When you think of fashion hubs the likes of London, Paris and New York most likely spring to mind. The North-East town of Elgin… not so much… However, it is home to the U.K.’s largest textile manufacturer, Johnstons of Elgin. With a history spanning over 200 years, Johnstons prides itself for its heritage and innovation, crafting quality cashmere and knitwear. Not only are Johnstons a brand in themselves with their own products but, they are major suppliers for iconic fashion houses including Burberry and Chanel. As part of the Fashion Management course, we are lucky enough to have Chief Executive of Johnstons, Simon Cotton, as a visiting professor, who each year brings us the next chapter in the brand’s story.
During his presentation, Cotton gave us an interesting insight into Johnstons rich history, which began in 1797 when Alexander Johnston established the first mill on the banks of the River Lossie, the power source of the operation. Quickly recognised as a leader in the wool industry, Johnstons developed into weaving cashmere and were the first to manufacture the fibre on such an industrial scale. Popular products nowadays include knitwear accessories, tweed fashions and cashmere scarfs with Cotton stressing the brand are not trend lead but product focussed.
Johnstons of Elgin have stayed true to the brand’s heritage with its location part of the brand story. The Elgin mill is now the site of a popular visitor centre with guests including past Prime Ministers and royalty. The royal connection has been recognised throughout Johnstons history from the days of Queen Victoria to the brand being granted the Royal Warrant of Appointment in 2013 to the Duke of Rothesay H.R.H. the Prince of Wales, as manufacturers of Estate Tweed woollen fabric.
Since Cotton took the helm, Johnstons have been focusing on themselves as a brand with manufacturing at the core. As part of the changes, the brand logo was redesigned encapsulating the strategy of simple and memorable. Based on the original 1930s logo, the “J” stands for the Johnston family and the brand’s core values since 1979. The thistle symbolises the brand’s Scottish home, not only in Elgin but in the Scottish Borders town of Hawick. Finally, the bee represents Johnstons skilled workforce who take care and use the latest technology to craft timeless pieces.
Much of Johnstons increased exposure is down to changing consumer attitudes with many, particularly Japanese consumers according to Cotton, seeking out where their products come from and the story behind them. The likes of Burberry and Chanel have therefore recognised this need and have shared the Johnstons of Elgin story with consumers. As an increasing number of consumers from across the globe invest in the British and Scottish design story, Johnstons have the perfect platform to showcase the brand in the form of their flagship Bond Street store in the fashion capital of London.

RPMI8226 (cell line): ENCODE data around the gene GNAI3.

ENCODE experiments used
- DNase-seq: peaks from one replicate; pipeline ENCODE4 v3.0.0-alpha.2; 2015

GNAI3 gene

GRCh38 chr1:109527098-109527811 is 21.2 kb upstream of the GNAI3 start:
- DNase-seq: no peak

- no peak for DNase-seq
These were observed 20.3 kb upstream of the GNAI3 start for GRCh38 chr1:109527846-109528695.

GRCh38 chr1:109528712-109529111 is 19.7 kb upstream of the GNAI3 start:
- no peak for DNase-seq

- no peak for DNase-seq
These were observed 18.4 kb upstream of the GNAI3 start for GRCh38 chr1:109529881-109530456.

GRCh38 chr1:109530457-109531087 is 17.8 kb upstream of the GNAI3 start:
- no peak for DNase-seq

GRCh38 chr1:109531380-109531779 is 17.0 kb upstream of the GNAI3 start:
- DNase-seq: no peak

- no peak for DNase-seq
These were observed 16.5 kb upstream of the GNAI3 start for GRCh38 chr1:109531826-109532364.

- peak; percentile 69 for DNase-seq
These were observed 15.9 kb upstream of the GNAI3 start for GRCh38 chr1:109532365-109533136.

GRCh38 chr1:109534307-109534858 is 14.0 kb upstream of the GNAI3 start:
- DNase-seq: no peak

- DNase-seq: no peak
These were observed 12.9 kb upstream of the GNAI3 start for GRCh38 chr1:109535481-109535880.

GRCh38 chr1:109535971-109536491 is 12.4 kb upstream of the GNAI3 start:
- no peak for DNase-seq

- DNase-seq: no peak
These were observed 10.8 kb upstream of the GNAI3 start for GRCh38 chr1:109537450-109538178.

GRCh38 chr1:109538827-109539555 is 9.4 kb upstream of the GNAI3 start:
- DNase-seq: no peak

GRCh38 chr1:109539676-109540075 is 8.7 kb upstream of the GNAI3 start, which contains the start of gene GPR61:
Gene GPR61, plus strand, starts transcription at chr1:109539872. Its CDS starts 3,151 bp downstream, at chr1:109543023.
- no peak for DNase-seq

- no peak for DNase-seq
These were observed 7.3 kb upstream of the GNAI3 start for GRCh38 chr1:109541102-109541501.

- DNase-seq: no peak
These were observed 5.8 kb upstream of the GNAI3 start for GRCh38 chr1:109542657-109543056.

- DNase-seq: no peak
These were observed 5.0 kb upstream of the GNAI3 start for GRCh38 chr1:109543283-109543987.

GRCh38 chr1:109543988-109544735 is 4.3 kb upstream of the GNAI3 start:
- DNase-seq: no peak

Looking to the future, Cotton states Johnstons aim to continue to place quality and innovation at the forefront of the brand. Their seasonal product stories capture this vision with the current collection focusing on heritage in the form of Elgin cathedral super lux quality with natural cashmere. As a brand which relies on the craftsmanship of its product and word-of-mouth to gain interest, Johnstons are recognising the continued power of social media, collaborating with a range of bloggers and investing in enchanting fashion films. At the beginning of January, the brand hit the prestigious London Fashion Week catwalk to showcase its new menswear collection with the womenswear show taking place at the start of February.
Commenting on his role as a visiting professor, Cotton believes….
As Fashion Management student, presentations like this are not only valuable in bringing to life our learning but it’s always interesting to get an exclusive insight into a global brand based in Scotland. To find out more about this historic Scottish brand, visit Johnstons of Elgin’s website or click the links to their social media